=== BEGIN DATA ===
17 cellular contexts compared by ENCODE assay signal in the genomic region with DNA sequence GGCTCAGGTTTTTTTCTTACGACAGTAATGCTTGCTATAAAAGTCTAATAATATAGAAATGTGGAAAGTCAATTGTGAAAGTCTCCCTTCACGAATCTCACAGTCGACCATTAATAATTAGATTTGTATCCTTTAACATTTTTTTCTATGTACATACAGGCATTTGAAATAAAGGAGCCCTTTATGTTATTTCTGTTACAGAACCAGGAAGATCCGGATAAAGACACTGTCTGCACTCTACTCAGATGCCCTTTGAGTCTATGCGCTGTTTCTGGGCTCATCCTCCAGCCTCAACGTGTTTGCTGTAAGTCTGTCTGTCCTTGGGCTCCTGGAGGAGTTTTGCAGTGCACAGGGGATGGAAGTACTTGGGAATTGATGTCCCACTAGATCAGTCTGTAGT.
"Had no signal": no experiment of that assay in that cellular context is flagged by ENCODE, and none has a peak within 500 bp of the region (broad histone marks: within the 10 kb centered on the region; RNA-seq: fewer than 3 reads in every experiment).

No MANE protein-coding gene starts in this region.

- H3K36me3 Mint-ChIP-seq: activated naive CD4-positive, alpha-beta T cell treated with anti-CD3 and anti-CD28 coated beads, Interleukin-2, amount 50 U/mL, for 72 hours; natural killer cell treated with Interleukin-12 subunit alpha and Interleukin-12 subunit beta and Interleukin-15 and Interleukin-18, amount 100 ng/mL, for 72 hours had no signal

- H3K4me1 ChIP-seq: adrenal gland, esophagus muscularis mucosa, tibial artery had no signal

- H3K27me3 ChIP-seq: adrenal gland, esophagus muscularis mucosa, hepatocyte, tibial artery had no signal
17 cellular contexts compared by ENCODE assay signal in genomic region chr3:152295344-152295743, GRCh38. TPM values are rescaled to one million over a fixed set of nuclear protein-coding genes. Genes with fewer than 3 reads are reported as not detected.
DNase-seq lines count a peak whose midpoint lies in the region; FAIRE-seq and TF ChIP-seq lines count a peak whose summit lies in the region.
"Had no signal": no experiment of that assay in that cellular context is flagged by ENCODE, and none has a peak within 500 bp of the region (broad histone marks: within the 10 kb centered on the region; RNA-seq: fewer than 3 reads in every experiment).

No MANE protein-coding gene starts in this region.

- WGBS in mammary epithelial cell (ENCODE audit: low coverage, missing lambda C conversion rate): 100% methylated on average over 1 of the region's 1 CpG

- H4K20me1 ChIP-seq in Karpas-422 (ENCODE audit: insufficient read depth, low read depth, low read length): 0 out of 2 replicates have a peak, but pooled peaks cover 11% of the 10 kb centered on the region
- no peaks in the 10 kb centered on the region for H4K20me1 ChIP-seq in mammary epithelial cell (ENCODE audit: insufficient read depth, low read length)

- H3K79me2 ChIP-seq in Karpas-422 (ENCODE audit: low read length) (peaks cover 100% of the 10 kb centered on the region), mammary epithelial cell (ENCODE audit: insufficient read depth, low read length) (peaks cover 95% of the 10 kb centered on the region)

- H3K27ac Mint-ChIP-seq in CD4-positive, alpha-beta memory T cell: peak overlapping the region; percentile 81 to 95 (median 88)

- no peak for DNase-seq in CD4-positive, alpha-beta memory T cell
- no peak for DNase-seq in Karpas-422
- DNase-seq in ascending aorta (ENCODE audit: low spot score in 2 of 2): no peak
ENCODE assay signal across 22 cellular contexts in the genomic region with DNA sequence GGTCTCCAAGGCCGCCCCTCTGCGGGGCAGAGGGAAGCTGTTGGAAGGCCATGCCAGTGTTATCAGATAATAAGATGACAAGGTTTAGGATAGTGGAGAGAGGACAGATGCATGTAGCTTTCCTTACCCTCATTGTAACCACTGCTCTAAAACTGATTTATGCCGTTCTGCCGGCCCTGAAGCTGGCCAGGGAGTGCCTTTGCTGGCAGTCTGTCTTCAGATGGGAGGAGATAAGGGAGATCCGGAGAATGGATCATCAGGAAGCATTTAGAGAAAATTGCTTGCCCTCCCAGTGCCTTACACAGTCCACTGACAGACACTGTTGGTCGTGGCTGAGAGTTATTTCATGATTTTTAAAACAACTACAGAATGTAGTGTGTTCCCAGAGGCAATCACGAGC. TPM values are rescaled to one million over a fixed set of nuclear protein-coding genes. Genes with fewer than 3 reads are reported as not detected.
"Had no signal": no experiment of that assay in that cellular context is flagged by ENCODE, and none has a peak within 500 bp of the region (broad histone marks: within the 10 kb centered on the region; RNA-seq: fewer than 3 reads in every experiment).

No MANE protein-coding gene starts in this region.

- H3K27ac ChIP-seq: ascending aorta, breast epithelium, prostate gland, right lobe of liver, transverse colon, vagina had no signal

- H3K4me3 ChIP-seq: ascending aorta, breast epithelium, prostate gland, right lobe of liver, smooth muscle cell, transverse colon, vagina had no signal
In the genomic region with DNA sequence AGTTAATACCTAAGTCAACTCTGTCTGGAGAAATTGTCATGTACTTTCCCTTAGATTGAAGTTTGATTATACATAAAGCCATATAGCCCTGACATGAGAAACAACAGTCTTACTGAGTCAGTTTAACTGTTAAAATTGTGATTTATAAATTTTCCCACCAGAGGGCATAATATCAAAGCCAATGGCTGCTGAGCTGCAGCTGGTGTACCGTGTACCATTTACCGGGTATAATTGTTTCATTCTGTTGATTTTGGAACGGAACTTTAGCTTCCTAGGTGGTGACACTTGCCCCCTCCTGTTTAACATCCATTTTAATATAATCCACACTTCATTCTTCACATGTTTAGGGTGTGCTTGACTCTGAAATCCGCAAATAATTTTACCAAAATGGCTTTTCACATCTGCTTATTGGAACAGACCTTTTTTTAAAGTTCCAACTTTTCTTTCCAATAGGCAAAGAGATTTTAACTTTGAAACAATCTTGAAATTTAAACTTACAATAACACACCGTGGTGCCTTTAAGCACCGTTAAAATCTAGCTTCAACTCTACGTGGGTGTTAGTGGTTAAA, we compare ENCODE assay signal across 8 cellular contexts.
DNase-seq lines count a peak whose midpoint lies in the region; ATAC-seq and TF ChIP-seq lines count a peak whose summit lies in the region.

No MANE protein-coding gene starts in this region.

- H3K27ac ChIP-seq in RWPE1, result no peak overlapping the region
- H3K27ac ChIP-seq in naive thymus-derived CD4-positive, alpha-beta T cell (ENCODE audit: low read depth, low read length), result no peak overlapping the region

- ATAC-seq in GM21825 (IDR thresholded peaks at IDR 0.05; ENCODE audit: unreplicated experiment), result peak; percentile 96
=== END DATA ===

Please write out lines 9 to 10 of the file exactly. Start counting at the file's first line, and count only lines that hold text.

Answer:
"Had no signal": no experiment of that assay in that cellular context is flagged by ENCODE, and none has a peak within 500 bp of the region (broad histone marks: within the 10 kb centered on the region; RNA-seq: fewer than 3 reads in every experiment).

No MANE protein-coding gene starts in this region.